Whether Collins is seen as rock hero or pop villain, the strangest footnote to his reputation is one that wasn’t even of his own making. In 1981, Collins released “In the Air Tonight,” the first big single of his solo career, and still perhaps his defining moment as a solo artist—it’s gone triple platinum as a digital single, more than three decades after its release, which suggests there are more Collins defenders than naysayers in the crowd. Part of what made “In the Air Tonight” a sensation is something that we all know to be true: It’s an absolute cracker of a single, all moody minimal synth and big, reverb-heavy production. And then at the 3:40 mark, Collins does what he does best—pounds the fuck out of his gated-reverb drums in one of the most climactic moments in pop music of the early 1980s (this drum sound would define most of his music in the early ’80s). But the other reason that made “In the Air Tonight” legendary was a literal legend, one that finds Collins playing silent(ish) witness to a drowning victim.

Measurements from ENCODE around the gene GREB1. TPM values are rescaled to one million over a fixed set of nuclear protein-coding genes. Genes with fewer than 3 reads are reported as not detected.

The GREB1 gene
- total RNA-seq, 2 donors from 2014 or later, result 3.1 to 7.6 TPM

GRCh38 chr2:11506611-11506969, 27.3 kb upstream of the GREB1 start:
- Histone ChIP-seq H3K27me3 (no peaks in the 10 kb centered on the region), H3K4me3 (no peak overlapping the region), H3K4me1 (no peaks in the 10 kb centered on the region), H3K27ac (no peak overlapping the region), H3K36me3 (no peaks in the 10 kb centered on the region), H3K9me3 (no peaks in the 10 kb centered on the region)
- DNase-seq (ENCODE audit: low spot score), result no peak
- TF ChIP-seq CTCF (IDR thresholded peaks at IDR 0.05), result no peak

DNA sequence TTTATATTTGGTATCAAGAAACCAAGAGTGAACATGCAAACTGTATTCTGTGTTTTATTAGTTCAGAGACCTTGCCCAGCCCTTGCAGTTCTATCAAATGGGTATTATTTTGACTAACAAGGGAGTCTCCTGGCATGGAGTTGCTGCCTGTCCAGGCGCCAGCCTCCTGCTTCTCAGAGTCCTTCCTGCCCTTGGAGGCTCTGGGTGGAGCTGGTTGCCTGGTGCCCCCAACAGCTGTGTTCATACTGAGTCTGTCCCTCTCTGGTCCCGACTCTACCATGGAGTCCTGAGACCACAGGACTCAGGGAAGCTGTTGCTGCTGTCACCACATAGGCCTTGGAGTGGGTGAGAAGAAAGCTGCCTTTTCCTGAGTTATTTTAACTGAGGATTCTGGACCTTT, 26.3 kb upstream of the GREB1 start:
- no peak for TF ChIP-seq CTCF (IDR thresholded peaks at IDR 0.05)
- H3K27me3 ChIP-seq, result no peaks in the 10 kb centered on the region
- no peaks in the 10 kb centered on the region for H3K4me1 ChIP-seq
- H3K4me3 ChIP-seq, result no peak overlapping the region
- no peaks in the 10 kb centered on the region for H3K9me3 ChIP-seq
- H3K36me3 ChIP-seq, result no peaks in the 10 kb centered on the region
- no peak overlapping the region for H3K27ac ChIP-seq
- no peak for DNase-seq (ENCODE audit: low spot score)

The story goes a number of different ways. In one version, an inebriated Collins watches from afar as another man watches someone drown. In another, he’s in a boat with another person during a downpour when it capsizes, and though he swims ashore—while a random onlooker watches without offering help—his companion ends up succumbing to the current. There’s another where Collins takes revenge on a man who raped his wife, though that seems to be the result of a particularly bad telephone-game connection. And in many versions of the story, the person responsible for letting the man drown is invited to a Phil Collins concert and during a climactic moment, has the spotlight shone on him in dramatic, accusatory fashion.

So what’s the, eh, evidence of this tragic incident? Well, the song itself, of course! Phil wouldn’t lie to you, would he? The first line of the first verse goes, “If you told me you were drowning/I would not lend a hand,” and he soon follows it up with, “Well, I was there and I saw what you did/I saw it with my own two eyes.” So, uh, yeah. Case closed?